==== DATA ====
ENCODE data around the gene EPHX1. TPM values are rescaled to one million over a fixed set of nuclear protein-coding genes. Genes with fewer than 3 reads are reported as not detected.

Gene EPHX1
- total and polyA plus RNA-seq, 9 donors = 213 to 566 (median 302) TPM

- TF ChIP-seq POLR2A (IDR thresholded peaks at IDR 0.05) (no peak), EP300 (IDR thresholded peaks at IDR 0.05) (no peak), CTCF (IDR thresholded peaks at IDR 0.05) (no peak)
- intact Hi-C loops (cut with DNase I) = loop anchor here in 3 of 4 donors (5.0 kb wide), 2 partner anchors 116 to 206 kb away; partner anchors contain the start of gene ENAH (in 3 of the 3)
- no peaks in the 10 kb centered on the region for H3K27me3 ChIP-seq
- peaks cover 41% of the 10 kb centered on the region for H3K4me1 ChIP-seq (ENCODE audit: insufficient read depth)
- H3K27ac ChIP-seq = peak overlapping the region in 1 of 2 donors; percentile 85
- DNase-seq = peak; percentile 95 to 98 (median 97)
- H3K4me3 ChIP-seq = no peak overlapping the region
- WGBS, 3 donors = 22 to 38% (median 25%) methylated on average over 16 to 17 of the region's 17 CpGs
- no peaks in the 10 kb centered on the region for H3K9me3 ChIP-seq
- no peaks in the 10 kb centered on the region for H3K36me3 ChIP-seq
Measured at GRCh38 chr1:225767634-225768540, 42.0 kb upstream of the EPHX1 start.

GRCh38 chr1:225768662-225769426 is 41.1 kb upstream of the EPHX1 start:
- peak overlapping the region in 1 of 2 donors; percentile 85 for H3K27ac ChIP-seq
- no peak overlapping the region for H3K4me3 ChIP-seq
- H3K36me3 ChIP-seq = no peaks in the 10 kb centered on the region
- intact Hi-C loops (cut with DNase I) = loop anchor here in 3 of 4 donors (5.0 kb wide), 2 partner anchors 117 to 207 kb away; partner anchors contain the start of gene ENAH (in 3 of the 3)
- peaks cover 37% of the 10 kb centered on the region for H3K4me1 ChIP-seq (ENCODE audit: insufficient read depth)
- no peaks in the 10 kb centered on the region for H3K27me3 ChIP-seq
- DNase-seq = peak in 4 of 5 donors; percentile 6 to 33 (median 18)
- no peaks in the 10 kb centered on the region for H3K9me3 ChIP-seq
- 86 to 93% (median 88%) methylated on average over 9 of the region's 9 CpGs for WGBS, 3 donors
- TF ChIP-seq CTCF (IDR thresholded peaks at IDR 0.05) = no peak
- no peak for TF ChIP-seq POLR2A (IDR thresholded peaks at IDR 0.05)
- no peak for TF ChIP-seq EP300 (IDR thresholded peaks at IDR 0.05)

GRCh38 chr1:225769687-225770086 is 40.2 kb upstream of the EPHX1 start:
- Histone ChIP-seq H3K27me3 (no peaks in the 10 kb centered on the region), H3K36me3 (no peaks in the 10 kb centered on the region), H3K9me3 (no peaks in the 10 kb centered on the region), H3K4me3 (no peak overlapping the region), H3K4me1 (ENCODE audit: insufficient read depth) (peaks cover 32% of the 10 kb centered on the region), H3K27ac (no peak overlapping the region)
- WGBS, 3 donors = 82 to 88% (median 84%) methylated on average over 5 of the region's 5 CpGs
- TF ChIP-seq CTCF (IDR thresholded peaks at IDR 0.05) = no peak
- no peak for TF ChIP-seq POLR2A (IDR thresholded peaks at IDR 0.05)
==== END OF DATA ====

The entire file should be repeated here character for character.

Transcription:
ENCODE data around the gene EPHX1. TPM values are rescaled to one million over a fixed set of nuclear protein-coding genes. Genes with fewer than 3 reads are reported as not detected.

Gene EPHX1
- total and polyA plus RNA-seq, 9 donors = 213 to 566 (median 302) TPM

- TF ChIP-seq POLR2A (IDR thresholded peaks at IDR 0.05) (no peak), EP300 (IDR thresholded peaks at IDR 0.05) (no peak), CTCF (IDR thresholded peaks at IDR 0.05) (no peak)
- intact Hi-C loops (cut with DNase I) = loop anchor here in 3 of 4 donors (5.0 kb wide), 2 partner anchors 116 to 206 kb away; partner anchors contain the start of gene ENAH (in 3 of the 3)
- no peaks in the 10 kb centered on the region for H3K27me3 ChIP-seq
- peaks cover 41% of the 10 kb centered on the region for H3K4me1 ChIP-seq (ENCODE audit: insufficient read depth)
- H3K27ac ChIP-seq = peak overlapping the region in 1 of 2 donors; percentile 85
- DNase-seq = peak; percentile 95 to 98 (median 97)
- H3K4me3 ChIP-seq = no peak overlapping the region
- WGBS, 3 donors = 22 to 38% (median 25%) methylated on average over 16 to 17 of the region's 17 CpGs
- no peaks in the 10 kb centered on the region for H3K9me3 ChIP-seq
- no peaks in the 10 kb centered on the region for H3K36me3 ChIP-seq
Measured at GRCh38 chr1:225767634-225768540, 42.0 kb upstream of the EPHX1 start.

GRCh38 chr1:225768662-225769426 is 41.1 kb upstream of the EPHX1 start:
- peak overlapping the region in 1 of 2 donors; percentile 85 for H3K27ac ChIP-seq
- no peak overlapping the region for H3K4me3 ChIP-seq
- H3K36me3 ChIP-seq = no peaks in the 10 kb centered on the region
- intact Hi-C loops (cut with DNase I) = loop anchor here in 3 of 4 donors (5.0 kb wide), 2 partner anchors 117 to 207 kb away; partner anchors contain the start of gene ENAH (in 3 of the 3)
- peaks cover 37% of the 10 kb centered on the region for H3K4me1 ChIP-seq (ENCODE audit: insufficient read depth)
- no peaks in the 10 kb centered on the region for H3K27me3 ChIP-seq
- DNase-seq = peak in 4 of 5 donors; percentile 6 to 33 (median 18)
- no peaks in the 10 kb centered on the region for H3K9me3 ChIP-seq
- 86 to 93% (median 88%) methylated on average over 9 of the region's 9 CpGs for WGBS, 3 donors
- TF ChIP-seq CTCF (IDR thresholded peaks at IDR 0.05) = no peak
- no peak for TF ChIP-seq POLR2A (IDR thresholded peaks at IDR 0.05)
- no peak for TF ChIP-seq EP300 (IDR thresholded peaks at IDR 0.05)

GRCh38 chr1:225769687-225770086 is 40.2 kb upstream of the EPHX1 start:
- Histone ChIP-seq H3K27me3 (no peaks in the 10 kb centered on the region), H3K36me3 (no peaks in the 10 kb centered on the region), H3K9me3 (no peaks in the 10 kb centered on the region), H3K4me3 (no peak overlapping the region), H3K4me1 (ENCODE audit: insufficient read depth) (peaks cover 32% of the 10 kb centered on the region), H3K27ac (no peak overlapping the region)
- WGBS, 3 donors = 82 to 88% (median 84%) methylated on average over 5 of the region's 5 CpGs
- TF ChIP-seq CTCF (IDR thresholded peaks at IDR 0.05) = no peak
- no peak for TF ChIP-seq POLR2A (IDR thresholded peaks at IDR 0.05)